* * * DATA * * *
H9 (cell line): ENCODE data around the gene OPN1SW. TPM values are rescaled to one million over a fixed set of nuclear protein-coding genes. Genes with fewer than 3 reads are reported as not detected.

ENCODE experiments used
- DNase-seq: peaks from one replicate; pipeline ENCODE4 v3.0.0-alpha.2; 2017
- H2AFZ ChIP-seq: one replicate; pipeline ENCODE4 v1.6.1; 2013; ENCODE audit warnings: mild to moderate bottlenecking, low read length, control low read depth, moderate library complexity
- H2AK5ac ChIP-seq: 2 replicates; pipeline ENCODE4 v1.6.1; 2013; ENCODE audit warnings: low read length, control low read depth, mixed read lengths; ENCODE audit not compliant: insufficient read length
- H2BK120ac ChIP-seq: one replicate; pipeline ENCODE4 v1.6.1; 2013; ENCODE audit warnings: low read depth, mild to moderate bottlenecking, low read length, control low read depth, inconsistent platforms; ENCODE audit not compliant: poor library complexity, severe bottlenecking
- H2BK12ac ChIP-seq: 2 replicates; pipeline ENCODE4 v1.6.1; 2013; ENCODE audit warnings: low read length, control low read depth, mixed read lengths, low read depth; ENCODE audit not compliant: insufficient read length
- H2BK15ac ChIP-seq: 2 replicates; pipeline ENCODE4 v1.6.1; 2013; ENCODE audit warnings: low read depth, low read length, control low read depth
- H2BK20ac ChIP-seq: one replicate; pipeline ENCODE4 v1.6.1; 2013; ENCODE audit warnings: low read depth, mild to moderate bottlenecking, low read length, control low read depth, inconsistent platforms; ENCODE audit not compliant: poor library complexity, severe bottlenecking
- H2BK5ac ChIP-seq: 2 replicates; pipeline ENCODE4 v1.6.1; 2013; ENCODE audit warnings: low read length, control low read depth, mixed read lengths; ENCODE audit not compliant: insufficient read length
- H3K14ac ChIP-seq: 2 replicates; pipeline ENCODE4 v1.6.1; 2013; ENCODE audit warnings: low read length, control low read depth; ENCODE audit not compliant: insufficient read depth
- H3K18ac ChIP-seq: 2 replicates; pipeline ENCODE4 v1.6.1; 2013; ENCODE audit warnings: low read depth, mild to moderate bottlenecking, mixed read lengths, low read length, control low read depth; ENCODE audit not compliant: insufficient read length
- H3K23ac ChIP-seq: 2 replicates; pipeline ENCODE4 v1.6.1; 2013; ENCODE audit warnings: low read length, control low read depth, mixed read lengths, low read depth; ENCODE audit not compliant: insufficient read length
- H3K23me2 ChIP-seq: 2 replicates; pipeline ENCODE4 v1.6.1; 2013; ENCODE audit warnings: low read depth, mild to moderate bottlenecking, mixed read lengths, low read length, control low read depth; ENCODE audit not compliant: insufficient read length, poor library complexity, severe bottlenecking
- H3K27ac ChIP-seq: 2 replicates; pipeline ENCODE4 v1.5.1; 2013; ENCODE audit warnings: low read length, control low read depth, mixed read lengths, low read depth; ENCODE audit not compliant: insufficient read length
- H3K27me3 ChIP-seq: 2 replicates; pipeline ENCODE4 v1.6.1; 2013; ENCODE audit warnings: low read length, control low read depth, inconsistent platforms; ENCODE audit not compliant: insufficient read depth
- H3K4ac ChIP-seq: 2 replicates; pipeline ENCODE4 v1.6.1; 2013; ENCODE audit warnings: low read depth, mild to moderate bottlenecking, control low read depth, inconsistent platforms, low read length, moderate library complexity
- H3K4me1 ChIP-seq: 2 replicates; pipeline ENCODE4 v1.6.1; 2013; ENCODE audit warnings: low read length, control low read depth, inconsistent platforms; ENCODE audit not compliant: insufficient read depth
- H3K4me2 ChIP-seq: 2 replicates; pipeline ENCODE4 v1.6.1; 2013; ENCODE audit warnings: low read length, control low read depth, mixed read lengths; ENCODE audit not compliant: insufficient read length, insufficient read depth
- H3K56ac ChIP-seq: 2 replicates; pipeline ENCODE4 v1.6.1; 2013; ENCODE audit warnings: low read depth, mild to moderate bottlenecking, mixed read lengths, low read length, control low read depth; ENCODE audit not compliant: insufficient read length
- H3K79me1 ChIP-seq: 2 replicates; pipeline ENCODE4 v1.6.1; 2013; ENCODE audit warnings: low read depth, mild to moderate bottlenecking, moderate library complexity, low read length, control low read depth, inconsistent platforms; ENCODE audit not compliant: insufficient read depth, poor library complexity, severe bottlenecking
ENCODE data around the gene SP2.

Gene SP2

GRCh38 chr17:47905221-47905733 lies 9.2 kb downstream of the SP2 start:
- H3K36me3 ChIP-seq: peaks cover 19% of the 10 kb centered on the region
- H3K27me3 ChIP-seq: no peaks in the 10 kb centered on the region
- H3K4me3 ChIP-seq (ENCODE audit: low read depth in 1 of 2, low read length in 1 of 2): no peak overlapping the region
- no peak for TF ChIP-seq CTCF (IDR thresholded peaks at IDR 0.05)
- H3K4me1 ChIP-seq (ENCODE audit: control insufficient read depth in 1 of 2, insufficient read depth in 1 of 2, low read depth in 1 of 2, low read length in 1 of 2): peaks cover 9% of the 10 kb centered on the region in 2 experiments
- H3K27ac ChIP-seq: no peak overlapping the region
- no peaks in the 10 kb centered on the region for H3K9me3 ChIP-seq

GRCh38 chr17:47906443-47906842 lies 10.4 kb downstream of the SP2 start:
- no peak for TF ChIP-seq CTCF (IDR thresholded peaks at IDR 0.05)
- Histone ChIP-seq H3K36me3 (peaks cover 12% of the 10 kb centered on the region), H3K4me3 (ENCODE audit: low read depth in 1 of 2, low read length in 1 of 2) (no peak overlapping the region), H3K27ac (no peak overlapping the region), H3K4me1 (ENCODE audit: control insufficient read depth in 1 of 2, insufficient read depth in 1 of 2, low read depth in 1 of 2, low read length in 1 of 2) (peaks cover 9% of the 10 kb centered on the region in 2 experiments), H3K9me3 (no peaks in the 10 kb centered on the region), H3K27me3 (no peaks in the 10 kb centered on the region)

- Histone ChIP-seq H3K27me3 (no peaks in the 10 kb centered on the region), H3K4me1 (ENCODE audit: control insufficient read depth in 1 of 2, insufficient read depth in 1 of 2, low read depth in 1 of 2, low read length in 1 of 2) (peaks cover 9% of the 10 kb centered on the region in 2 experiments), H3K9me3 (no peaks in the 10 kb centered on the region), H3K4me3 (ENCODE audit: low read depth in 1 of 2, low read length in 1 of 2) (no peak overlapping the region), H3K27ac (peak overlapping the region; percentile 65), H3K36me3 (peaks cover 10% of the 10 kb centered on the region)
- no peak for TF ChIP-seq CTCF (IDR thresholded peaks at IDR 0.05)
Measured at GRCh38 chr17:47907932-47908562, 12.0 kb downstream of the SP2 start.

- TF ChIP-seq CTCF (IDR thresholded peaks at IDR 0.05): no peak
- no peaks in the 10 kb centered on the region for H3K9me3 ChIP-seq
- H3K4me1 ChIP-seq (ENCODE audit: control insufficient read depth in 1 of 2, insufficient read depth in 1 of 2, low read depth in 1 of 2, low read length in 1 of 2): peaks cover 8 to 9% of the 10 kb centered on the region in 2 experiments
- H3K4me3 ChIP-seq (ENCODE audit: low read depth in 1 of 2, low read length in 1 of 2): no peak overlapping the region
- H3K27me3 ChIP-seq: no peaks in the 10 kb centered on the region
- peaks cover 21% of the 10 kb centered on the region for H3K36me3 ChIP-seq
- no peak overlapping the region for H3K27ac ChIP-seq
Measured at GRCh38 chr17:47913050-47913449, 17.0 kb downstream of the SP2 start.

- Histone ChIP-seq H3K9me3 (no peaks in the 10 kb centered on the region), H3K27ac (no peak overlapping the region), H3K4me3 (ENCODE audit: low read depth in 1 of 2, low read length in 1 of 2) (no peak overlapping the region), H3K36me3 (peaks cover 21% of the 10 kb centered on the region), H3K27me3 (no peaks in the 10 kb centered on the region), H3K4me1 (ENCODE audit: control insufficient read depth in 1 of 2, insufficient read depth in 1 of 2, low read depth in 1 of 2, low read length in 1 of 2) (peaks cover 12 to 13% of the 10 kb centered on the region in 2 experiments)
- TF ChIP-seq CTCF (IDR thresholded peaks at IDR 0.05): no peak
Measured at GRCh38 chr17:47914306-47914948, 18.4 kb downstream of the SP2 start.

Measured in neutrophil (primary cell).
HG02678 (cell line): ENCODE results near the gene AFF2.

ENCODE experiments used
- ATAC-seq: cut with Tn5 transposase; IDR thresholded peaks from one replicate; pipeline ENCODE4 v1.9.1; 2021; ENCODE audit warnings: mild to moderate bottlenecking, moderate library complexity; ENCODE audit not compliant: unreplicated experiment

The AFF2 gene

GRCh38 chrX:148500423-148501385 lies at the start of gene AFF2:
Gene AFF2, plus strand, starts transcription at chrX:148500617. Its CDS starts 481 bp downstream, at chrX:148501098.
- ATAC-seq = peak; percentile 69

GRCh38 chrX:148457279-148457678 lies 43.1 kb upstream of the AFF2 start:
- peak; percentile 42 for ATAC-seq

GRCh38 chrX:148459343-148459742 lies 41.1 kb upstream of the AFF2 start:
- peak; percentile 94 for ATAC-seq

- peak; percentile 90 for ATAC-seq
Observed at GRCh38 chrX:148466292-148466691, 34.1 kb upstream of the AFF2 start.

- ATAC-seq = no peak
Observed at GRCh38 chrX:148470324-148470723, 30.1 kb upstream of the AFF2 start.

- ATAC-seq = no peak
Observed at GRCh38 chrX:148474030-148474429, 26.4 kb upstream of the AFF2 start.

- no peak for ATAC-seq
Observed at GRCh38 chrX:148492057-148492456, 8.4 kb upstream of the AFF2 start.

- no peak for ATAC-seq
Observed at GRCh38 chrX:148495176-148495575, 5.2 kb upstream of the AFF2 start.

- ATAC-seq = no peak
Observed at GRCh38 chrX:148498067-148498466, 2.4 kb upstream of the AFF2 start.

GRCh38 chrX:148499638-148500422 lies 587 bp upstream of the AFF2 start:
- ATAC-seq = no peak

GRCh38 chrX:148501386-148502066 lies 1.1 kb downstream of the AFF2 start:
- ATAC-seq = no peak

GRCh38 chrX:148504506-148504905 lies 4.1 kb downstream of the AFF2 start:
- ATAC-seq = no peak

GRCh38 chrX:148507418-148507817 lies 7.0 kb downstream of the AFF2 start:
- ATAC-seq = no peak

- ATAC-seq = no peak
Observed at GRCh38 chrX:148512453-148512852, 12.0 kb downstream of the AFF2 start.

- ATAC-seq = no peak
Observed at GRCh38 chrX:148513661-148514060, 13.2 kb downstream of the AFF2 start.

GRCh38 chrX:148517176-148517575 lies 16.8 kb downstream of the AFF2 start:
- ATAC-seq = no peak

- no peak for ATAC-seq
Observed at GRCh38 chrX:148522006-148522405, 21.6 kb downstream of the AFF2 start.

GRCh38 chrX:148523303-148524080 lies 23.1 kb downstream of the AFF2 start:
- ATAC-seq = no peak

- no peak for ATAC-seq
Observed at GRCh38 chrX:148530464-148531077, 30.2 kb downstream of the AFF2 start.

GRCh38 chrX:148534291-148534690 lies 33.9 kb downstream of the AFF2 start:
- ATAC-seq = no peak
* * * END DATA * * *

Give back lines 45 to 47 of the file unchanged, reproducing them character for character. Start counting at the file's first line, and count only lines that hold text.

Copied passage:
Measured at GRCh38 chr17:47913050-47913449, 17.0 kb downstream of the SP2 start.

- Histone ChIP-seq H3K9me3 (no peaks in the 10 kb centered on the region), H3K27ac (no peak overlapping the region), H3K4me3 (ENCODE audit: low read depth in 1 of 2, low read length in 1 of 2) (no peak overlapping the region), H3K36me3 (peaks cover 21% of the 10 kb centered on the region), H3K27me3 (no peaks in the 10 kb centered on the region), H3K4me1 (ENCODE audit: control insufficient read depth in 1 of 2, insufficient read depth in 1 of 2, low read depth in 1 of 2, low read length in 1 of 2) (peaks cover 12 to 13% of the 10 kb centered on the region in 2 experiments)
- TF ChIP-seq CTCF (IDR thresholded peaks at IDR 0.05): no peak